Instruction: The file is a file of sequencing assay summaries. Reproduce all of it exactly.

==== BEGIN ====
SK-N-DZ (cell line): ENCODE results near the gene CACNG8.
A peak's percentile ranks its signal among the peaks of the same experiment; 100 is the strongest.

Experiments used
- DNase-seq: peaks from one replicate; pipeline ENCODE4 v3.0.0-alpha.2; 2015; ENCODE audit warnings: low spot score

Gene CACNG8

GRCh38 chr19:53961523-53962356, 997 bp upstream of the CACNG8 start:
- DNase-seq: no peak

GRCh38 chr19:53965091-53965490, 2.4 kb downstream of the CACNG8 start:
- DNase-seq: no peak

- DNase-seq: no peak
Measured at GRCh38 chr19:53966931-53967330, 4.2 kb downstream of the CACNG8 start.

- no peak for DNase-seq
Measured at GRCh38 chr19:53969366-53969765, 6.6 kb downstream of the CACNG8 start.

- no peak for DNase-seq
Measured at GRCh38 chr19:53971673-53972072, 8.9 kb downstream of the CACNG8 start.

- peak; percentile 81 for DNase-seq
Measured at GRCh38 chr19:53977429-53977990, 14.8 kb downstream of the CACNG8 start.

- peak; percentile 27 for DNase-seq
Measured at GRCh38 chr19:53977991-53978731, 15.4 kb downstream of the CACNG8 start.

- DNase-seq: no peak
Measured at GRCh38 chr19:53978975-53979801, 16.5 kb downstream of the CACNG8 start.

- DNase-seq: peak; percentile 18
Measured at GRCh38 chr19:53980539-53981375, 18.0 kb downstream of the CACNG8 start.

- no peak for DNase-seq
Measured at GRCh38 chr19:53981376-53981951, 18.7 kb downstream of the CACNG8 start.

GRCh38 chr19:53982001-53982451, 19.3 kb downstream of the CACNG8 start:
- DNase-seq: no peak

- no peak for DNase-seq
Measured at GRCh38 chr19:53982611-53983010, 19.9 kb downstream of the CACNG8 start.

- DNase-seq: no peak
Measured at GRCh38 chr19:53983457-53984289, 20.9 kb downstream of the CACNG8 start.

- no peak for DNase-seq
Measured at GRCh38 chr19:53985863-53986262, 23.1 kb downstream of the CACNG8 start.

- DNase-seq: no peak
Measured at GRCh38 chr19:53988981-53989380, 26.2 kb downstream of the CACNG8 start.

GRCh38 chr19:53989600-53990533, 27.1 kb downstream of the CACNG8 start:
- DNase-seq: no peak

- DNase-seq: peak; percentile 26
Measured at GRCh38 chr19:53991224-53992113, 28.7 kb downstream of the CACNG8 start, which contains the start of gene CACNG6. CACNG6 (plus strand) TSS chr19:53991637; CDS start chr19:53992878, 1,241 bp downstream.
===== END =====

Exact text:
SK-N-DZ (cell line): ENCODE results near the gene CACNG8.
A peak's percentile ranks its signal among the peaks of the same experiment; 100 is the strongest.

Experiments used
- DNase-seq: peaks from one replicate; pipeline ENCODE4 v3.0.0-alpha.2; 2015; ENCODE audit warnings: low spot score

Gene CACNG8

GRCh38 chr19:53961523-53962356, 997 bp upstream of the CACNG8 start:
- DNase-seq: no peak

GRCh38 chr19:53965091-53965490, 2.4 kb downstream of the CACNG8 start:
- DNase-seq: no peak

- DNase-seq: no peak
Measured at GRCh38 chr19:53966931-53967330, 4.2 kb downstream of the CACNG8 start.

- no peak for DNase-seq
Measured at GRCh38 chr19:53969366-53969765, 6.6 kb downstream of the CACNG8 start.

- no peak for DNase-seq
Measured at GRCh38 chr19:53971673-53972072, 8.9 kb downstream of the CACNG8 start.

- peak; percentile 81 for DNase-seq
Measured at GRCh38 chr19:53977429-53977990, 14.8 kb downstream of the CACNG8 start.

- peak; percentile 27 for DNase-seq
Measured at GRCh38 chr19:53977991-53978731, 15.4 kb downstream of the CACNG8 start.

- DNase-seq: no peak
Measured at GRCh38 chr19:53978975-53979801, 16.5 kb downstream of the CACNG8 start.

- DNase-seq: peak; percentile 18
Measured at GRCh38 chr19:53980539-53981375, 18.0 kb downstream of the CACNG8 start.

- no peak for DNase-seq
Measured at GRCh38 chr19:53981376-53981951, 18.7 kb downstream of the CACNG8 start.

GRCh38 chr19:53982001-53982451, 19.3 kb downstream of the CACNG8 start:
- DNase-seq: no peak

- no peak for DNase-seq
Measured at GRCh38 chr19:53982611-53983010, 19.9 kb downstream of the CACNG8 start.

- DNase-seq: no peak
Measured at GRCh38 chr19:53983457-53984289, 20.9 kb downstream of the CACNG8 start.

- no peak for DNase-seq
Measured at GRCh38 chr19:53985863-53986262, 23.1 kb downstream of the CACNG8 start.

- DNase-seq: no peak
Measured at GRCh38 chr19:53988981-53989380, 26.2 kb downstream of the CACNG8 start.

GRCh38 chr19:53989600-53990533, 27.1 kb downstream of the CACNG8 start:
- DNase-seq: no peak

- DNase-seq: peak; percentile 26
Measured at GRCh38 chr19:53991224-53992113, 28.7 kb downstream of the CACNG8 start, which contains the start of gene CACNG6. CACNG6 (plus strand) TSS chr19:53991637; CDS start chr19:53992878, 1,241 bp downstream.